We also need to address the new challenges posed by immigration and asylum difficulties, growing racism and religious intolerance. But without adequate funding, SBS is now in danger of closing down.
Following legal action, we have compelled Ealing Council to carry out a race equality impact assessment. This had not been undertaken prior to making a decision to withdraw our funding.
Although the Council has now undertaken such an assessment, it is only in relation to the new domestic violence policy. In other words it only assesses whether or not all women ‘may’ be able to access the new service. The Council maintains that withdrawing funding from SBS will have no adverse consequences for black and minority women! The assessment is also flawed since it does not consider the consequences for black and minority women if SBS services are cut or closed. We have submitted detailed representations pointing out the flaws in their assessment procedure with a view to taking further legal action if necessary, Over 50 users of our services have also written to the Council protesting at their high handed decision.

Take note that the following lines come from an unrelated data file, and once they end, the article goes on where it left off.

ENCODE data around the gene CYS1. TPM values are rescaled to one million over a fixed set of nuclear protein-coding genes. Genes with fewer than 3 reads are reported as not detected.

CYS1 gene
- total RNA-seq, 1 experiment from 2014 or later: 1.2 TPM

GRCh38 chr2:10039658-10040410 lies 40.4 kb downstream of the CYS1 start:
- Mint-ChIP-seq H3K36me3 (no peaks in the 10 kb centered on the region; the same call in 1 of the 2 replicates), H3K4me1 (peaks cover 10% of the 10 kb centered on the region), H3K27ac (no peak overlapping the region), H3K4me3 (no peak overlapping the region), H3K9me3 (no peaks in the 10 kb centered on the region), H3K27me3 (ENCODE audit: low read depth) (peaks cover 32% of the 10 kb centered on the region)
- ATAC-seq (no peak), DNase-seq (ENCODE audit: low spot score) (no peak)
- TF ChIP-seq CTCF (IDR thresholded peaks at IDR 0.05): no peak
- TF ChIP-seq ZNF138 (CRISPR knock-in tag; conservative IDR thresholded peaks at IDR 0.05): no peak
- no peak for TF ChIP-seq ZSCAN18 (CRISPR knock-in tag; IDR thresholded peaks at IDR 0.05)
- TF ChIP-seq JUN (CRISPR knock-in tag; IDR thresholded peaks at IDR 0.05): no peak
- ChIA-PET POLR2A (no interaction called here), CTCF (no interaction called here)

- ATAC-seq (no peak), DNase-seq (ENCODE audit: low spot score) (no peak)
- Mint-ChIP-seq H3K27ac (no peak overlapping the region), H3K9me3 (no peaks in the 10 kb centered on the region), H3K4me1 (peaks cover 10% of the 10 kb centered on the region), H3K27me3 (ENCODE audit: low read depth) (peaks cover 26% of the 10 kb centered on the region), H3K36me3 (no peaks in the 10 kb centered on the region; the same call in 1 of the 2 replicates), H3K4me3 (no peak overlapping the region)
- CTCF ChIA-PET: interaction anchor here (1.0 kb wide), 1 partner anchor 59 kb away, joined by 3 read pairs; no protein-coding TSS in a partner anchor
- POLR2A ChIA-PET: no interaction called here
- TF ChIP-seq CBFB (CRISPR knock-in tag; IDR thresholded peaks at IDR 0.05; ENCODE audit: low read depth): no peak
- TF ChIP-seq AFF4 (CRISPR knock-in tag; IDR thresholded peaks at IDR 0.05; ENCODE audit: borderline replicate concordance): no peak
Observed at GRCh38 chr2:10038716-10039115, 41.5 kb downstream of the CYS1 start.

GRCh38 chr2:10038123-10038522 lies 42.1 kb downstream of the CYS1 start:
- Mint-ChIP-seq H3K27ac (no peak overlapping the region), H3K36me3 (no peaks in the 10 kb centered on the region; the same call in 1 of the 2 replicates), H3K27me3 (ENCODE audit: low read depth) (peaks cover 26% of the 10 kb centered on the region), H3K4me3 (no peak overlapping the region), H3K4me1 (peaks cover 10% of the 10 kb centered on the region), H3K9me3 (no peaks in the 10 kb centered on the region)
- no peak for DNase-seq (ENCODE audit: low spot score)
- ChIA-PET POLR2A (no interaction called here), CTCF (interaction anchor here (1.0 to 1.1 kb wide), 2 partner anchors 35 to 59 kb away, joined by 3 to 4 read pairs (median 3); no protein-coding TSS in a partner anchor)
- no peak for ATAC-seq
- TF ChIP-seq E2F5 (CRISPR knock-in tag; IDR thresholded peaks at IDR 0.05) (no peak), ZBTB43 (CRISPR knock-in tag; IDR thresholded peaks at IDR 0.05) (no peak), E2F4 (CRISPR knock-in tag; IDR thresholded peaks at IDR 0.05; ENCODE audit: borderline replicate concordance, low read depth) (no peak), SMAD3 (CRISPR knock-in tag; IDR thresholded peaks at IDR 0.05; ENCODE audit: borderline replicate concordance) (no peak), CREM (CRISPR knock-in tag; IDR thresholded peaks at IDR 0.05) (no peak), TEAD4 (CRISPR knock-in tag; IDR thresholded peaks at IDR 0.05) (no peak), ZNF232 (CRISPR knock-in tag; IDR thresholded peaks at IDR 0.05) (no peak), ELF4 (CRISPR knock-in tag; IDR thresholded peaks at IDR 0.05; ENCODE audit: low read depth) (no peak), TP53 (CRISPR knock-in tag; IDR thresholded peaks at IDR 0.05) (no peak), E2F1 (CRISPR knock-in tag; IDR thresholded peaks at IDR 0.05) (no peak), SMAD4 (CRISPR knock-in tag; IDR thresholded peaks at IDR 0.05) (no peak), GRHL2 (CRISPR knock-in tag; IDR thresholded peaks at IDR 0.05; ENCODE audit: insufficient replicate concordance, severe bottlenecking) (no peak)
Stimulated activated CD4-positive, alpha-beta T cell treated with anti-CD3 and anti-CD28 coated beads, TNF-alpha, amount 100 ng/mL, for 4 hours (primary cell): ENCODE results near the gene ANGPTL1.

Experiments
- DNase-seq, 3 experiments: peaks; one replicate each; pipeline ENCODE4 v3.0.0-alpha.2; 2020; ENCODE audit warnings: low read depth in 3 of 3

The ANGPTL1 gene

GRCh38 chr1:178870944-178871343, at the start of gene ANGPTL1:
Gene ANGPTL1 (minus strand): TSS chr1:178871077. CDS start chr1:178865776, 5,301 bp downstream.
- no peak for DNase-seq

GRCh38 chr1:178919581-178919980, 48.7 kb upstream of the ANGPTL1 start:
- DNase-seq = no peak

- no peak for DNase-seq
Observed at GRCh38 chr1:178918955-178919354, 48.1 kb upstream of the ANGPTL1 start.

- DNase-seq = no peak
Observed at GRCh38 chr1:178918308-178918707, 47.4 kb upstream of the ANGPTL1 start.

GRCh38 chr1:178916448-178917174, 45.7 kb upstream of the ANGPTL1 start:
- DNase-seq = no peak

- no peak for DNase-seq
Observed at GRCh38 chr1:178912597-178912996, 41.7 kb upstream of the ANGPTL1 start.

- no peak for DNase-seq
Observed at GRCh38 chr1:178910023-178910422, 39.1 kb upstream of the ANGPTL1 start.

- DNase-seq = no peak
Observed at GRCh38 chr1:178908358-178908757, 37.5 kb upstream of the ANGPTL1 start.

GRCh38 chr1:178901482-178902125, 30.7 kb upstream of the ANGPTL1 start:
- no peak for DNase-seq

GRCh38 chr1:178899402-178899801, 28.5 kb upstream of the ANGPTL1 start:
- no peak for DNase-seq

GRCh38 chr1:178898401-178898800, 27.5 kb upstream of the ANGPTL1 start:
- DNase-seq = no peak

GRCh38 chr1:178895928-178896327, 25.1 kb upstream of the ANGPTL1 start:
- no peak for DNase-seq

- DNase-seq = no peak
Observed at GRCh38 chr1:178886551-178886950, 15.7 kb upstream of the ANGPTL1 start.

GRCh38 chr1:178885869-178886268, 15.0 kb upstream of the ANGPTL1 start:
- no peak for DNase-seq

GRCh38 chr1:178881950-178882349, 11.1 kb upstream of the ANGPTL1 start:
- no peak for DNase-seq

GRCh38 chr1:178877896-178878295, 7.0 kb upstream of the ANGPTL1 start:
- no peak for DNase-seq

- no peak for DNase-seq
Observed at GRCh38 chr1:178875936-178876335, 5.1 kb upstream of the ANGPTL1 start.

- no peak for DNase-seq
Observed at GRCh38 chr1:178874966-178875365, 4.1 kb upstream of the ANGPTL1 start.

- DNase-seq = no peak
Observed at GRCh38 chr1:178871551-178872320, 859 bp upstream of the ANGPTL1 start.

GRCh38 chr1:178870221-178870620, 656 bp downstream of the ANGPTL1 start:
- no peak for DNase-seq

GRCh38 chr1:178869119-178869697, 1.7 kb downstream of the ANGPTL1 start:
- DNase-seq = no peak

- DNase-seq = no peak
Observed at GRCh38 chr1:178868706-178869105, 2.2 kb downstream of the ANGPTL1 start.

The issues raised by the Council’s actions have wider ramifications for all black and minority women’s organisations. It is imperative that we act now. We ask you to write to the leader of Ealing Council, Jason Stacey whose details are to be found on the model letter that follows.
We would be grateful for any support that you can give us. If you do not have time to draft a letter, please find enclosed a model letter which you may amend as you see fit. Please also let us have a copy of your letter and any reply that you receive.
If you are able to support us in any other way please contact us. We look forward to your response.
Chair of Southall Black Sisters